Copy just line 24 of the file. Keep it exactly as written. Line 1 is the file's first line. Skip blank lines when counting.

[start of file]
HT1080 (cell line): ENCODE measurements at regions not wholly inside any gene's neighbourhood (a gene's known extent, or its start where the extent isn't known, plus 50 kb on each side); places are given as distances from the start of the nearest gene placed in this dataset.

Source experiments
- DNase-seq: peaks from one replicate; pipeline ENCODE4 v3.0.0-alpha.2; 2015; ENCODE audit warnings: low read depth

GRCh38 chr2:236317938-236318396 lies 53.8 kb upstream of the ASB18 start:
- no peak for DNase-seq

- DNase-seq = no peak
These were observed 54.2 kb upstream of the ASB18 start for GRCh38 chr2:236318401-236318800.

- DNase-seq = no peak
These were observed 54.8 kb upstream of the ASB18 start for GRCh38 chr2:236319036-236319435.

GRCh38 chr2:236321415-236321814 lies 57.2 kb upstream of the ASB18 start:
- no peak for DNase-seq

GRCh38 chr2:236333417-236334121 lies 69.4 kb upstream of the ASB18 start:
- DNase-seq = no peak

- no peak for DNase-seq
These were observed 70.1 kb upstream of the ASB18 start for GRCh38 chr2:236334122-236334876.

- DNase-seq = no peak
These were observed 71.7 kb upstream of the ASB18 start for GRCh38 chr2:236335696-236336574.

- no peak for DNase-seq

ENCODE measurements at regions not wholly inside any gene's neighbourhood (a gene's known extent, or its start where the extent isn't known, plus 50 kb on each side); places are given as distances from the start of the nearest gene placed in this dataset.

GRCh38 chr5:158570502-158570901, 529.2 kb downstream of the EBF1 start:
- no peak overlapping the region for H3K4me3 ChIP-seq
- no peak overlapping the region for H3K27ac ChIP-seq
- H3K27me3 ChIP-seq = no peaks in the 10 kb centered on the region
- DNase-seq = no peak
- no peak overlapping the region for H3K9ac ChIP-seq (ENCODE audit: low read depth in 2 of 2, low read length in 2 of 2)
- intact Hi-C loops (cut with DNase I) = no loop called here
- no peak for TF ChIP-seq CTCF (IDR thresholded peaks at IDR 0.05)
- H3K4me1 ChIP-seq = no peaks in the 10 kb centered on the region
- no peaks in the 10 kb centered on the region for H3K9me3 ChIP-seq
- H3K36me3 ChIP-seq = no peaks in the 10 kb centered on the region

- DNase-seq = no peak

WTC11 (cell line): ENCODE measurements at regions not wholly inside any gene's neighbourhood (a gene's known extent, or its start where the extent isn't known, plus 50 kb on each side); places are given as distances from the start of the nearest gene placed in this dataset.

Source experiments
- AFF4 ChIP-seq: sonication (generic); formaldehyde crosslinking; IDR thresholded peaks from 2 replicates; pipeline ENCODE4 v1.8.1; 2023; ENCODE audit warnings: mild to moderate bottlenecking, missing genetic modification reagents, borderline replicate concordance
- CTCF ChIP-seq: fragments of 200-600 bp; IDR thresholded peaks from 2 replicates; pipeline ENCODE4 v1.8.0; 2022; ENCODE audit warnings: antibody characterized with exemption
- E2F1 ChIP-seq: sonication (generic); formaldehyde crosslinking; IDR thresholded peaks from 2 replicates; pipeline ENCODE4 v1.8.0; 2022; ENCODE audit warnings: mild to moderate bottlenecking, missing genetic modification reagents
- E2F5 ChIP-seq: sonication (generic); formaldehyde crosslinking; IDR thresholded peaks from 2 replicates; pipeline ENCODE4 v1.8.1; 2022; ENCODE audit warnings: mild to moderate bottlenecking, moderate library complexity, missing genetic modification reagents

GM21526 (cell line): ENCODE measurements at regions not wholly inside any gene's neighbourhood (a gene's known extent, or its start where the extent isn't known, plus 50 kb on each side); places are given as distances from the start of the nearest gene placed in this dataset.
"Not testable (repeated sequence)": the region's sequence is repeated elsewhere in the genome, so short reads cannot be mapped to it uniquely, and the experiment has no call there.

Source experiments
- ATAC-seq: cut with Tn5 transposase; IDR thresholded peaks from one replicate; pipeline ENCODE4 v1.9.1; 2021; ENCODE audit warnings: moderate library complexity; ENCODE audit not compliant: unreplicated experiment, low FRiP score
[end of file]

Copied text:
- DNase-seq = no peak